Tim Leary: Tune In, Turn On, Drop Dead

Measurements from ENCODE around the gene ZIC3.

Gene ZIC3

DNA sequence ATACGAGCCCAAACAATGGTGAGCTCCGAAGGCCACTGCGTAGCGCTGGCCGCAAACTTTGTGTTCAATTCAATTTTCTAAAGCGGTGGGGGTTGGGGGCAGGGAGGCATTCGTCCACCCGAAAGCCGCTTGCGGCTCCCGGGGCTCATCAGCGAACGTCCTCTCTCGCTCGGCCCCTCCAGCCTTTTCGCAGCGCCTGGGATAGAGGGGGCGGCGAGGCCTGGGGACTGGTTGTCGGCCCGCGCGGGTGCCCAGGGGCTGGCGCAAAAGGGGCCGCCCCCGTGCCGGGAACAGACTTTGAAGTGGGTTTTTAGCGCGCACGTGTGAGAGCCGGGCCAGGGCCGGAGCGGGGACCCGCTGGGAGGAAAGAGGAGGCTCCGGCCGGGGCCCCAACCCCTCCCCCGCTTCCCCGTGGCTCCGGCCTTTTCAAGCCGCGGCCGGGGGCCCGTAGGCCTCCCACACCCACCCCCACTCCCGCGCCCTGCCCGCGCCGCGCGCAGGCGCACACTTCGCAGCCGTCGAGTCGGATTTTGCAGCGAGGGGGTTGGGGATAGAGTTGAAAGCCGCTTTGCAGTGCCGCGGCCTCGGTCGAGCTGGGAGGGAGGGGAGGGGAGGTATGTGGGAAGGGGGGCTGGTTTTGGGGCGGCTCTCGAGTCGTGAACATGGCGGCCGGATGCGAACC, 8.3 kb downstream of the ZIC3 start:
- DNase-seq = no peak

"What a beautiful day to die," I thought as I turned into a quiet Benedict Canyon cul-de-sac above the Beverly Hills Hotel and parked. As usual, Timothy Leary's front door was open, and the garage door was up with a bedspread hung across the entranceway. I wondered why there weren't more cars.The summons had been ominous. A Leary representative had called my paper the previous day to say Leary was dying, slipping in and out of consciousness. He would be holding a deathbed press conference the next afternoon at 1. I had talked with the former acid guru several times already in the process of writing this article. This would be the last time I saw him alive.When Timothy Leary, age 76, found out last year that he was dying of inoperable prostate cancer, he says he was thrilled. "Death is the last taboo," Leary told an interviewer in a recent British TV documentary, The Enthusiastic Death of Timothy Leary, "and that taboo is going to crumble. Because one of the most important things you do in life is die." Rather than crawling into a hole of fear and trepidation, Leary decided to make of his death a very public adventure; a teaching opportunity; a one-man show starring Dr. Timothy Leary, the Man Who Turned On the World. The first time I was asked to write about Leary's long public dying, I said no thanks. Leary had always turned me off. When I thought of him at all, I thought of him as a snake-oil salesman. I thought of my friend Frank W., who shattered like a crystal after a few bad acid trips, then shuffled off into a lifetime of mental hospitals; and Kirsten -- so beautiful, so funny. She was never right again after her acid years. Now she's a bag lady.It's not that I'm anti-acid -- LSD changed my life. I won't bore you with old acid trips, but one icy midnight in Buffalo, New York, I felt the Female Power pass from my mother (half a continent away at the time, and definitely not tripping) through me to my first wife, like a night train up the Nile. I appreciate the chemical's power.Leary eventually found a new drug. After he bought his first Macintosh, in 1983, he began saying computers were the LSD of the '80s. He was soon creating his own interactive software and hiring himself out as a consultant to companies developing virtual-reality techniques. But to me, Leary would always be, in William Burroughs' words, Johnny Acidseed.Now, walking somberly into Leary's house, I blinked. Everything felt so ... everyday: the Mad Hatter's top hat on the back of the couch, the 4-foot-high, full-color Leary brain scan, the smell of fresh-baked banana bread in the air. I had expected something, well, more lugubrious.Leary's cozy bungalow, in which he's lived for 25 years, still feels like a bachelor pad. There's always somebody shooting pool. A gorgeous Ed Ruscha painting of the letters T and L stenciled white against a grid of streetlights hangs in the living room. He has several Kenny Scharfs spray-painted on plywood, and a Keith Haring drawing hangs above the fireplace: the artist's eyes pouring with tears. Haring drew it, an impromptu Casa Leary docent once explained, the day he found out he had AIDS: "It's the only sad painting Keith Haring ever did." As usual, this day, Leary's old, blind golden retriever, Bo (Leary calls himself the dog's "seeing-eye human"), bumped into me, burrowing his massive forehead into my crotch for a pat. Through the sunroom's sliding glass doors, I spotted Leary, shielded by a patio umbrella from the sun, wearing a pinstriped Hard Rock Cafe baseball jersey, in a wheelchair.Leary's feet were purple and swollen. (I flashed on so many pictures of him, younger, barefoot or in white cotton socks.) There was a bandage on the back of one hand where an IV had been inserted. His face was pocked with sores. Leary slumped a little in his wheelchair, but he wasn't on his deathbed. In fact, he was hard at work, autographing a cardboard box full of his books.I was trying to figure out how to reconcile the difference between what I was seeing and the news of his imminent passing when a press agent and two members of a band he represented swooped out of nowhere and pressed a rough mix of their new CD into my hands faster than I could say "fucking press agent!" Backing me up against a boom box, they stuck in a tape of their Stonesy rock & roll framing Leary's curiously moving words, "I take that drug/I take that hit/I take that hope/I can take that trip." I didn't even have enough time to congratulate the band on their ruse before a swarm of CalArts video students crashed through the door and started videotaping everything in sight.Trailed by a reporter from People magazine with a tape recorder in one hand and a foldup cellular phone in the other, Leary's friend Lindsey Brice, a woman in her late 20s wearing lace hip-huggers and a loose blouse barely buttoned against the warm spring afternoon, wheeled Leary around in front of the cameras. Leary mugged happily, hitting from a silver balloon full of nitrous oxide, flashing the finger, the peace sign and the forked horns, bathing in the hot television lights as if they were the fountain of youth. A purple-haired beauty in a tartan miniskirt, a beeper pressed against her bare midriff and flowers tattooed up one leg, introduced herself as Leary's legal adviser. "I have only one regret," Leary had told an admiring crowd at a Los Angeles bookstore/bistro two months earlier. "That I can't come to my last party." But I think he was selling himself short.Surrounded by beautiful young men and women, high on the finest drugs, the subject of constant media scrutiny and miles and miles of amazed, amused, angry and adoring ink, Tim Leary is the guest of honor at his own farewell party. Not an hour of the day goes by without a journalist or newscaster somewhere in the world passing along Leary's latest jape or brilliant apercu. When you think about it, for a philosopher, it's not a bad way to pass through the final twilight.And it's all on videotape. For years, a video collective called Retinalogic has been rolling cameras on Leary's every word.And it's all for sale. Timothy Leary is dying as he lived -- by his wits. He estimates his staff payroll alone at $2,000 a week, financed, he laughs, by advances on books he'll never write. And he knows that if he doesn't die by the first of the month, the bills have got to be paid.The same, of course, goes for your correspondent, which is one of the reasons I found myself sitting there on his sun porch. Leary must have sensed my ambivalence during our initial conversation, because the first question he asked me was why I had come. I told him I was hoping to learn how to die. "Actually, I'm not really dying," he wisecracked. "It was just a brilliant career move."I came away from our pre-interview get-acquainted repulsed and fascinated. Why on earth would a 76-year-old man care about having a smashed Al Jorgensen guitar on the wall alongside a platinum Ministry CD? Leary's house is a temple lit by celebrity's lurid glow. There are photos of Leary mugging with Helmut Newton. There are Perry Farrell and David Bowie and Johnny Depp mementos and photos of William Burroughs and Allen Ginsberg, and a drawing of Leary's goddaughter, Winona Ryder, who is the daughter of Leary's longtime archivist, Michael Horowitz, the librarian of the largest collection of drug-oriented artifacts, books and manuscripts in the world, the Fitz Hugh Ludlow Memorial Library in San Francisco. They say Ryder comes and cooks dinner for Leary when she's in town. There is a Glamour magazine cover of Uma Thurman. Her mother is Leary's second wife, Nanette, who later had Uma with the Buddhist scholar James Thurman. But I didn't see any photos of his own family, of parents or his children, Susan and Jack. While I was there, Tony Curtis sent over white orchids.On the other hand, the feel of loving homage Leary receives from the people in his house is palpable. It is how I imagine some gnarled old solon in Athens 2,500 years ago would have been honored by disciples eager to ease their teacher's passing in any way they could, avid to swallow every last morsel of his honeyed philosophical nectar. "I called my mom back in Georgia," Brice, who comes over to Leary's to help out nearly every day, informed me that afternoon. "I told her I was hanging out here, and she went, 'Oh, no!' But I said, 'Oh, no, Mom. You couldn't be further from the truth. This scene is really positive.'"Around Leary's dying, a sort of schedule has sprung up. Most days he rises at noon, does interviews, signs books and says good-bye to a steady stream of old friends. About 5 p.m., somebody usually cracks open a bottle of Merlot or makes some White Russians, then Leary and whoever is around go on-line to communicate with a worldwide web of well-wishers. Though at first everything seemed random to me, it soon became clear that Shannon Boomer -- who at various times seemed to be Leary's girlfriend, his executive assistant and the housemother -- actually ran a pretty tight ship. When a reporter arrived unannounced, she was allowed to wander around for a few minutes eavesdropping on conversations, then politely asked to fax Leary an interview request.My interviews with Leary were a complete disaster. Chain-smoking Benson & Hedges Menthol 100s, sipping from a flute of Chardonnay, Leary treats interviews like badminton games. I asked him hundreds of questions. He answered only a few, lazily batting the rest back at me as if they were shuttlecocks. He loves words as much as James Joyce, whom he has always acknowledged as one of his most important influences. But Leary grew increasingly impatient with my assumptions, and disparaging of my obvious "mind-body duality.""What's the difference between the mind and the brain?""When human beings try to describe what goes on inside the body, they can only describe it in terms of the technology of the time," Leary answered without a second's hesitation, citing the modern description of the heart as a pump. "The best metaphor for now is that the brain is a 120-billion-neuron computer, and the mind is the software used to activate the program.""Why are you so enamored of celebrity?""What?" he snapped, with a tone that said he could hardly believe I'd ask such a dumb question."Well, maybe I've lived in L.A. too long or something. But to me it ought to be spelled 'SELL-ebrity.' It's a product.""Well, that's your problem," he sniffed. "Celebrity simply means that people listen to you.""Do you have any regrets?""Reporters all want to know about my regrets! Every scorecard has its errors and wild pitches, and I've made a lot." A lifelong baseball addict, Leary noted that a .333 lifetime batting average is usually good enough to get a ballplayer into the Hall of Fame. He said he'd like to think he's done that well philosophically. He said he's the happiest he's ever been in his life.I told him I heard he got busted last year in the Austin, Texas, airport. He said he got bored at the baggage carousel waiting for his traveling companion, Aileen Getty, to get her luggage. Discovering it was illegal to smoke in the airport, Leary, with his faithful video crew, Retinalogic, at his side shooting everything, went looking for a policeman to smoke in front of. "At first we couldn't find one," Leary snorted incredulously. "You can never fucking get busted when you want to!"He finally found a badge at a metal detector. "There was a young black guy. It turned out it was his first day on the job. He told me if I wanted to smoke I should go outside, and I said, 'No, I want to smoke here.' I started to light up, and a hand came over the camera." Leary was escorted to a small airport jail. An incarceration aficionado, Leary estimates it was his 62nd prison. Right away, Leary said, he told the security guard, "Don't take it personally. You're a fine guy. We're going to have a laugh over this." Within a few hours, Leary was free. "Then we all went home, and for the next two weeks they had dinner parties telling about the time they arrested me at the airport.""Is that why you did it?"Leary shot me another look that said he was annoyed. "'Why? Why did I do it? Because I've lived my whole life that way!""But wasn't it inconvenient?""It was a basic testing of the totalitarian system we're in. Also, I knew that I wasn't going to get beaten up. And I knew also that there'd be publicity. I called CNN, and the story went around the world! The idea was to give 30 million people a laugh.""Well, that makes sense.""I don't want to make sense. If it makes sense to you, with your mind, I'm in trouble."I plunged on, undaunted, "You were like Terry Southern's character 'Grand' Guy Grand in The Magic Christian. He 'makes it hot' for people by using practical jokes that force them to reveal their deepest needs and hungers.""'Need'? 'Hunger'? I can't believe what you're saying!"Leary starts leafing impatiently through some correspondence. "I'm getting very bored with this conversation," he announces ominously. "Is boredom the worst thing for you?""You always go to the ultimate -- 'the worst.' You make an abstraction out of everything.""Do you ultimately think of yourself as a writer?""What the fuck is 'ultimately'? I basically write to please myself, to please my friends and family. My books have never sold big-time: 10 to 15 thousand copies. I write at least two hours a day. If I can't bring a book to bed, I can't sleep."Leary adjusted the pillow he sat on. He can only talk for a few minutes before pain and impatience send him lurching from room to room with his cane, barking out orders, while Retinalogic tapes his every move. In Tim Leary's comfortable bungalow, there is always action. Out in the garage, staff and volunteers labor at workstations set up alongside a 4-foot-tall copper-and-bronze Egyptian hookah and a harem bed dripping with red and purple velour, cataloging the dozens of 4-by-4-foot moving boxes that hold the Leary archives for sale to Stanford. But for Leary himself these days, the primary mission is the construction of a Web site (http://leary.com) that will be, in a very real sense, his final resting place.For now, it's the next best thing to being invited to the bedside party. The thousand people a week who visit Leary's electronic mausoleum can take a tour of his living quarters or browse through some of his writings. Future visitors will be able to participate in the Global Village Voice, a chat room fanzine, or read former L.A. Dodger John Roseboro's sports column or former Saturday Night Live writer Tom Davis' commentary. Each month, there will be a different featured artist in the art room. There will be a living book, where writers can rewrite Leary's published words. Retinalogic is looking for companies that will sponsor product placement within each room.For now, most visitors will want to check out the list of Leary's daily drug intake. During the week of April 14 to April 21, 1996, for example, he smoked 50 cigarettes, and consumed two Dilaudid, two lines of coke, .45 cc of ketamine, an unspecified amount of DMT, a phentynol patch, 12 balloons of nitrous oxide, and two Leary Biscuits, made by adding a lump of butter or cheese to a Ritz cracker, topping it with a fresh marijuana bud, and heating it until the cheese or butter melts and the THC comes alive. In a Web-site health update, Leary explains how "Hi-Tech Designer Dying is occupying most of my time." Despite his difficulties with "Mademoiselle Cancer," who, Leary writes, has "moved in to share 'my' body, 'my' prostate, and 'my' backbones," he reports his mental status as excellent. "Good spirits. Swimming webs of wise friendship. Very happy. Exultant, actually."Once his cyberspace house was operational, Leary titillated the world yet again by announcing that he was going to commit suicide in it "live," as it were, on the Internet. The day, he began telling reporters, he felt he could no longer enjoy life, he planned to knock back a mortality cocktail mixed with his favorite fruit juices while the cameras rolled, then have himself wheeled into his yard, where the last things to pass before his eyes would be the palm trees, the Moroccanesque compound on the next ridge where Cary Grant once lived and tripped, perhaps a red-tailed hawk circling over Beverly Hills, and the perfect blue sky. Since Leary's announcement, his staff has been kept busy fielding a flood of incoming requests for interviews, to which Leary agreed to submit for a $1,000-an-hour "donation to the Web site." "We understand your time is extremely valuable," read one fax I happened to see, "and we would of course pay you."Ever the ringmaster, Leary had even made arrangements for a local cryonics firm to preserve his severed head at minus-320 degrees in a vat of liquid nitrogen against the day some future science would know how to bring it back to life. But two weeks ago, the company angrily pulled its equipment because Leary refused to comply with its procedures. For his part, Leary accused the cryonicists of having no sense of humor. "I was worried," he told the Los Angeles Times, "I would wake up in 50 years surrounded by people with clipboards." "Leary turns everything upside down," explains his friend Roy Walford, a UCLA pathology professor emeritus who recently spent two years inside the Biosphere, "any law, any social custom. This was what the Marquis de Sade did -Ñ he challenged everything with total anarchy and total chaos."It is a chilly January night, and Tim Leary has come to sign books and schmooze with his fans at a L.A bookstore. The faithful among the 200 or more attendees approach him reverently, clutching battered old copies of The Psychedelic Experience or yellow-and-maroon psychedelic amoeba-covered record sleeves of his L.S.D. album for him to sign. Others just want a hug or to kiss him or to pose with him for a last picture. Taped to the wall above where Leary sits -- his bony skull engulfed by a cap bearing the skull-and-crossbones logo of his current publisher, Last Gasp Funnies; a black-and-white silk Italian op-art sports coat draping his desiccated frame -- is a hand-lettered sign advertising prints from Leary's Surfing the Consciousness Nets. "Signed by the artist and Tim/$5.00 each while they last!"SIDEBAR: A Brief History of Tim LearySince his first book, Social Dimensions of Personality, came out in 1950, Tim Leary has written at least 31 more and produced more than 300 scientific-scholarly essays. He's made dozens of audio- and videotapes, records and CD-ROMs; appeared in 10 movies -- my personal favorite being Cheech & Chong's Nice Dreams; and made a 1970 run for governor of California, thereby achieving what may be the unique distinction of having run both for and from the highest office in the state. John Lennon and Yoko Ono wrote "Give Peace a Chance" as Leary's campaign song. In the last 20 years, he's lectured at more than 300 colleges and universities. He's spent nearly five years of his life in jail. "Unless you've done jail time," he maintains, "serious jail time for your ideas, you're an amateur."History has shown again and again that you can't step into the same Leary twice. "Specialization," as he likes to say, "is for insects. You get the Timothy Leary you deserve." Would he call himself a philosopher? "I guess I'm too lazy to be anything other than a philosopher." But if a man calls himself a philosopher, should we not then ask how does he live? Timothy Leary was conceived, he writes in one of his autobiographies, Flashbacks, on the night of January 17, 1920, after a drunken West Point party, by Timothy Leary Sr. and his wife, Abigail Ferris Leary. Leary's father, known as Tote, was "urban, urbane, and well-to-do . . . among the first cadre of Irish immigrants who rose up through crime, manual labor and politics to join the professional and scientific classes." His dad, an officer and a dentist, would lose a lifelong battle with the bottle, dying of cancer when Leary was 35. His mother's family, the Ferrises, were pious small-town New England Irish Catholic farmers, "suspicious of all things joyous, frivolous or newfangled." Decades later, Leary was unable to recall "one moment of wild merriment" on the Ferris farm. It is clear from his writing that Leary felt he had let his mother, with her high Ferris standards, down.Leary was a rebel: expelled from high school, expelled from Holy Cross, forced to resign from West Point for possession of alcohol. Just before his expulsion from his next college, the University of Alabama, Leary had a new experience while sitting in a psychology class: "It was the first time in my life I had ever heard anyone imply that intelligence was a desirable trait." Leary soon became an enthusiastic student, eventually winning his Ph.D. in psychology from Berkeley in 1950.Five years later, Leary was married, the father of two kids, the director of psychological research at the Kaiser Foundation Hospital in Oakland. Psychology in those days was quantitative. Behaviorists like B.F. Skinner gleaned their data from rats running around in a cage. Leary, on the other hand, wanted to make people well. For 10 years, Leary and his research team kept track of their psychotherapeutic success rate. "We found that no matter what kind of psychiatric treatment we used, there were the same discouraging results: one-third of the people got better, one-third got worse, one-third stayed about the same."On Leary's 35th birthday -- October 22, 1955 -Ñ his wife, Marianne, perhaps driven by fresh news of her husband's infidelities, or perhaps by the drinking that had increasingly dominated their lives, or perhaps by psychological troubles that may have stemmed from manic-depression, ran a hose from the exhaust pipe into her car and killed herself.Soon after the tragedy, Leary gave up his position. In 1959, he and his children were in Florence, Italy, living on a small research grant and cashed-in insurance premiums, when a coincidental meeting with an old friend led to Leary's appointment to teach a graduate seminar in psychotherapy at the Center for Personality Research at Harvard University. In the summer of 1960, after a semester at Harvard, Leary went to Cuernavaca, where he took magic mushrooms for the first time. He returned that fall a changed man. When he arrived in Cambridge, he told his students they would be looking for the answer to one big question: "How do you change human behavior?"By now, the story has become legend: how, in 1943, Albert Hoffman, a Swiss bio-chemist working at the Sandoz Pharmaceutical Laboratories in Basel, accidentally ingested a new drug, d-lysergic acid diethylamide tartrate-25, a semisynthetic compound thousands of times stronger than mescaline, derived in part from the ergot fungus. The chemical, which was soon known by the initials LSD, produced strange effects on Hoffman's mind: "Objects, as well as the shapes of my associates in the laboratory appeared to undergo optical changes ... fantastic pictures of extraordinary plasticity and intensive color seemed to surge towards me ..."LSD was still legal in 1961 when Richard Alpert, 30, assistant Harvard psychology professor and son of the president of the New York, New Haven & Hartford Railroad, and Tim Leary founded the Harvard Psychedelic Research Project. Today, Alpert is better known as Ram Dass, the author of a dozen books including the famed counterculture classic Be Here Now. He teaches, lectures and runs a foundation that sponsors health projects around the world. But in those days, he remembers, he was like Tim Leary's little brother. "Tim was very far-out. I was very much an establishment person."For Alpert and Leary, the psychedelics offered an incredible opportunity for introspective research. They and an ever-expanding circle of friends and graduate students simply gobbled the chemicals, then reported back when they came down. Leary and Alpert were determined to democratize the drug experience. "There has not been one time in human history when the elite, who are getting away with everything, ever told ordinary people what they were doing," Leary has written. "The attempt to control, to limit personal behaviors, has been part of the setup at every stage of human evolution."Over the next two years, Leary, Alpert and their group personally gave LSD, mescaline, peyote and psilocybin to over 1,500 people. They turned on every creative person they could reach, from Thelonious Monk (who complained afterward to his connection, Allen Ginsberg, "Don't you have anything stronger?") to anti-communist philosopher and author of Darkness at Noon Arthur Koestler. Leary gave LSD to lifers inside the Massachusetts prison system, to the ex-king of Sarawak, and possibly -- Leary is vague here -- to President John F. Kennedy. Only a boozy acid test with Jack Kerouac came back negative. Kerouac rejected acid's flash-cube breakthroughs, warning Leary, "Walking on water wasn't built in a day."Ram Dass thinks it was inevitable that they and Harvard would clash. "Harvard is a temple to the rational mind. What we were doing was like heresy." Perhaps even more dangerous, they were provoking jealousy among their departmental peers: "Pretty soon, all the graduate students wanted to work for Tim and me." In the spring of 1963, Leary and Alpert were forced to resign from Harvard, a disgrace they share with Ralph Waldo Emerson, who lost his position at the Harvard Divinity School 150 years ago for suggesting that his students drop out of organized religion and seek the God within.Leary was temporarily saved from insolvency by a pair of heirs to the Mellon fortune, Peggy Hitchcock and her brother, Billy, who set Leary up in a turn-of-the-century Hudson River Valley estate in Millbrook, New York, two hours north of Manhattan. The next year was, in Leary's words, "a nonstop festival of life with ceremonies, seminars, music, fertility rites, stargazing, moon watching and forest-glade revels." Leary got married and divorced (from the woman who would be Uma Thurman's mother), then got married again. Leary and Alpert formed the International Federation for Internal Freedom (IFIF) and began publishing scholarly Ralph Metzner's Psychedelic Review.Soon, Leary felt the heat closing in. In the fall of 1965, he decided to close down Millbrook. With his beautiful new wife, Rosemary, and his now teenage kids, Leary headed for Mexico. On Christmas Eve, 1965, the family was busted in Nuevo Laredo for trying to take $10 worth of marijuana into Mexico. Leary, already notorious, was sentenced to 30 years in prison. His daughter Susan, a prep-school student, got five years. After Leary was out on bail and back in Millbrook, his house was raided by G. Gordon Liddy, then an anti-drug Republican assistant D.A. of Dutchess County, New York, and later a Watergate burglar. Leary's son Jack was busted once simply for walking down the road, and police shaved his head before releasing him."By '65, I'd had enough," admits Ram Dass, who was kept busy raising money for Leary's legal defense. "Leary's mind is so far out that for about three or four years, I felt that I could justify living my life to serve him. But then I realized that this was not the way I wanted to spend my life." Leary and Alpert didn't see each other again for 25 years.In 1966, Leary had a fateful lunch with Marshall McLuhan, the iconoclastic Montreal media thinker. "I was never fortunate enough to meet Joyce," Leary says, "but I followed McLuhan around like a fan." McLuhan, a McGill University professor who moonlighted as a consultant to the advertising industry, suggested to Leary that he sell his psychedelic revolution to the consumers like a product. Thinking over McLuhan's words while on his next acid trip, Leary came up with one of this century's truly great advertising slogans: "Tune in, turn on, drop out." Leary's fame was guaranteed, and his fate was sealed.In the 1950s, Santa Monica CanyonÐbased psychiatrist Oscar Janiger (Allen Ginsberg's cousin) was part of an extraordinary, mostly English consciousness klatch, including Aldous Huxley, Alan Watts, Gerald Heard and Humphrey Osmond, the psychotherapist who coined the term "psychedelic," most of whom began making their homes here when Los Angeles was still "the movie colony."As part of what was at the time the largest single LSD experiment in the world, Janiger, starting in 1954, turned on Cary Grant, Anais Nin and many other notables to acid. He first heard from Leary, he says, back when things were falling apart at Harvard. Janiger, who was teaching at the time at the California College of Medicine, recalls mildly, "I didn't think his purposes were congruent with my own." The rest of Janiger's karass "looked at Tim as if he was something of a mountebank, a self-aggrandizing ego-tripper."When Janiger met Leary, he was impressed in spite of himself. "He was extraordinarily energetic, tall, attractive, a wonderful manner of speaking, aware, observant, gifted, bright -- so bright he seemed to be running ahead of himself all the time. He had this strange attention-span problem. He could never focus on anything. If jumping to conclusions was an Olympic sport, Tim would have a gold medal."Despite everything, Janiger points out, Leary never surrendered to paranoia, never became a cult leader. "He never took on -- as much as the mantle was put on him -- that guru/master thing." Leary always insisted that people question authority, take control of their own reality, take responsibility for operating their own brains. But eventually, Janiger and Leary came to a parting of the ways. "The most important difference between us," says Janiger, one of the founders of the Albert Hoffman Foundation, the psychedelic museum, library and research center set to open permanent headquarters in Los Angeles, "is that Tim said everybody should take LSD. I don't believe in giving everyone LSD."In the late 1960s, everything was political, everyone was usually high. But from the public bliss of the Human Be-In in Golden Gate Park in January 1967 (which Leary took part in) through the protests at the 1968 Democratic Convention in Chicago (which Leary didn't -- he was never interested in left-wing politics, which he found "humorless") to Woodstock and Altamont in the summer of 1969, Leary's life a seems to have been sliding deeper and deeper into chaos. In '68, he got busted again, in Laguna Beach this time, along with his wife, Rosemary, and his son Jack, for possession of two roaches. Jack and Rosemary got off with probation. Leary got 10 years. Adding in the sentences for the Millbrook and Nuevo Laredo busts, Leary, at age 50, was looking at life in prison. Five months later, on September 12, 1970, with the help of Rosemary and the revolutionary Weather Underground, Leary shimmied across a telephone cable in the middle of the night from his cell at the California Men's Colony West at San Luis Obispo to freedom.For the next two years, Leary and Rosemary were on the lam. The Weather people got them first to Paris, then to Algiers. Algeria gave them political asylum; Leary soon ran afoul of Eldridge Cleaver and a colony of exiled Black Panthers, who put the Learys under house arrest, but they were able to escape to Switzerland. Leary was driving a gold Porsche around Switzerland the day he heard President Nixon describe him as "the most dangerous man in the world." Switzerland soon revoked Leary's asylum, and he was on the run again until the FBI and the CIA finally captured him on an airstrip in Kabul, Afghanistan, and brought him back to America in chains.Rosemary Woodruff-Leary is now an innkeeper in Northern California. She remained deliberately out of the limelight for decades, living under a different name, and has only begun to reclaim her history in the last few years. It's not very hard to understand why they split up. "It was a life of notoriety, with a little danger thrown in for spice," she recalls with not a little fondness. "We got together, and were arrested on the border five months later. From then on, it was a very public life. There were several arrests, and, for me, several operations. I spent many years regretting leaving," she remembers wistfully, "but ..."It seemed inevitable that Leary, once back in the States, would spend the bulk of his remaining life in prison. Not only was he wanted for his prison escape, while he was out of the country he had been indicted on 19 counts of drug dealing stemming from his association with a Laguna Beach group known as the Brotherhood of Eternal Love, a quasi-mystical band of surfing acid salesmen. The nature of his association remains a mystery -- though at the time he was rumored to be a sort of celebrity endorser, receiving a small percentage of each tab sold. In 1973, Leary was put into solitary confinement in Folsom Prison in the cell next to Charles Manson. Three years later he was free, his indictment and other legal troubles seemingly forgotten. Did Leary rat on his colleagues to save himself? The question rocked the counterculture in the late Õ70s. Leary himself insisted that no one was ever arrested, indicted or convicted as a result of what he said to the FBI under his code name, Charlie Thrush. Few at the time, however, believed him. Under the aegis of PILL -- People Investigating LearyÕs Lies -- Abbie Hoffman called Leary "worse than Benedict Arnold." Allen Ginsberg compared Leary to "Zabbath Zvi, the false Messiah accepted by millions of Jews centuries ago." In what must have been the most painful accusation of all, Jack Leary denounced his father as a liar and broke off all further contact. "He never snitched me off," shrugs Bruce Margolin, a tough West Hollywood criminal-defense attorney who specializes in drug cases. "I donÕt represent snitches." In 1970, Margolin had given up his practice and traveled to India with Ram Dass. When Leary was brought back from Afghanistan, Ram Dass had asked Margolin to defend Leary on the San Luis Obispo escape charges. Margolin argued unsuccessfully that LearyÕs escape was triggered by an LSD flashback, to which escaping from prison was a natural reaction. Even today, Margolin, currently general counsel to the Los Angeles chapter of the National Organization for the Reform of Marijuana Laws, speaks of Leary carefully. After the trial, they didnÕt talk to each other for more than 20 years. Margolin theorizes that Leary understood that the only way he would ever get out of jail was "to totally discredit himself in the eyes of his followers and prove to the government that he was no longer a threat." If so, it seems to have worked. In 1979, he re-emerged in Los Angeles with a fourth wife, Barbara -- she of the fabulous sunglasses and the extra-long fixture on the filmland party circuit. He tried his hand at acting and standup comedy. He toured the country debating his old nemesis, G. Gordon Liddy. In the late Õ80s, he promoted a kind of consciousness cabaret at the old Carlos & CharlieÕs on the Strip, presenting guest lecturers like John Lilly, Robert Anton Wilson and Paul Krassner. In the summer of 1995, he did an exegesis of Alice In Wonderland at the Viper Room. Every Monday night for months, the club was redecorated to look like an interactive Wonderland, with the waitresses and the audience all in costume. If Leary was a philosopher, the nightclubs were his academy. But while Leary was becoming the Socrates of the Sunset Strip, his daughter SusanÕs life was coming unhinged. She made the news in the late Õ80s when she shot her boyfriend in the back of the head, but was twice ruled unfit to stand trial, and sentenced to Patton State Mental Hospital. In 1990, she hanged herself with a shoestring, leaving behind two children. In January 1995, Timothy Leary found out he was dying, and heÕs been partying ever since. ItÕs the way people always claim theyÕre going to act when they find out that their end is nigh -- but then, of course, rarely do. Now, as at the end of a party, Leary is tidying up and saying goodbye. About six months ago, Leary and Oscar Janiger reunited. "The new Leary," Janiger says, "is considerably more gentle, softer, seemingly more spiritually generous. In the old days, he was never there for anybody. He never had any intimacy. Now he does." Bruce Margolin and Leary have gotten reacquainted. "Leary is one of the bravest men in the universe," says Margolin today. Ram Dass and Leary have made up, and Ram Dass has come down from his home in Marin County to see Leary a number of times. At the end of March, the whole Harvard psychedelic crew gathered together at LearyÕs house for a hail and farewell. "It was sweet," says Ram Dass, who was there. Even tough old William Burroughs, who dismissed LearyÕs Harvard research as softheaded pseudoscience, has come around. "I have come to regard Timothy as a true pioneer of human evolution," he says today, "a true visionary of the human mind and spirit." A few weeks ago, Leary saw his son Jack for the first time in 20 years. Jack, a boilermaker who builds oil-refinery cooling towers for companies like Bechtel, is in his mid-40s and has two kids of his own. He hadnÕt been in contact with his father since publicly denouncing him at the 1977 PILL press conference. Many had been urging Jack to make peace with his father before the old man was permanently downloaded onto his Web site, not so much for TimothyÕs sake but for his own. Sadly, the reunion, at least as characterized by Ram Dass, was strained. "Jackie was happy he went," Ram Dass claims. "Tim was just, ÔMy boy, my boy!Õ But I donÕt think Jackie gave him much. He was pretty reserved. Timothy created for Jackie and Susan a very colorful and dramatic life, but I think Timothy feltÉunheard" Ram Dass believes that Jack still holds his father responsible for his motherÕs and sisterÕs deaths. "JackieÕs calling Tim on something, and he wonÕt let him off the hook. HeÕs angry at TimothyÕs sliding by on human relationships." Reading LearyÕs autobiography, I couldnÕt help but be struck by LearyÕs pattern with women: when he meets them and falls in love, itÕs always eternal springtime. The womanÕs up on the pedestal. But when they break up a few years later, itÕs the women who have let him all down. Marianne kills herself, leaving him with two kids. Rosemary goes off with their bodyguard while Leary goes to jail. Joanna leaves Leary for a new boyfriend hours after he gets out of prison. Barbara leaves him alone to die. ItÕs the old Catholic model of the virgin and the whore. So which would Leary be, the virgin or the whore? "HeÕs the virgin and the whore," laughs Rosemary Woodruff-Leary, "and that is part of the charm: the great deference -- and lip service -- he pays to women. HeÕs quite a wonderfully romantic person." She, too, after 25 years of separation, has come to share some of Leary's final days, sitting in the corner of the patio reading a book with an amused look as the media swirl around Leary yet again. She seems concerned about my own attempts to make sense of this extremely complicated person: "He's a great man with the frailties and failings of a great man." She acknowledges that Leary might not have been a good family man: "He needs a larger audience. He has more scope than most people." She shrugs. "What else can I say? He's still the man I love." Perhaps as a substitute for his own children, Leary has long held a powerful fascination for the young. Most of the people around him in his final days are in their 20s and 30s. "I really love the man," says Michael Segel, a young filmmaker who's known Leary since he was a child. "He's always been so supportive. He's been there for me in a way very few people have." "I'm sure," Segel says, "that when single-cell organisms all lived in the swamp, most of the single-cell organisms said, 'It's nice here. Why should we move?' But there needs to be forces who say, 'Let's crawl up on the shoreline.' I believe Timothy if one of the most important evolutionary forces. All he's really doing is saying, 'What if?'" Have I gotten the Timothy Leary I deserve? Is it the con man? The hustler? The bad father? Is it the teacher? The visionary? The philosopher? The man who asks, "What if?" Have I learned anything at all about how to die? All I can say for sure is that Leary has incredible courage, and an awesome ability to keep it in the now, to live, in other words, until he dies. And he has never lost his sense of humor. Or his need, like the Magic Christian, "to make it hot for 'em." "People think there are two Tim Learys," laughs his friend Roy Walford, "and that when he got sick, the other Tim Leary was going to come out. He's always been the Wizard of Oz. Now people are waiting for Frank Morgan to come out. But there's nobody behind the Wizard of Oz. Leary really is the Wizard."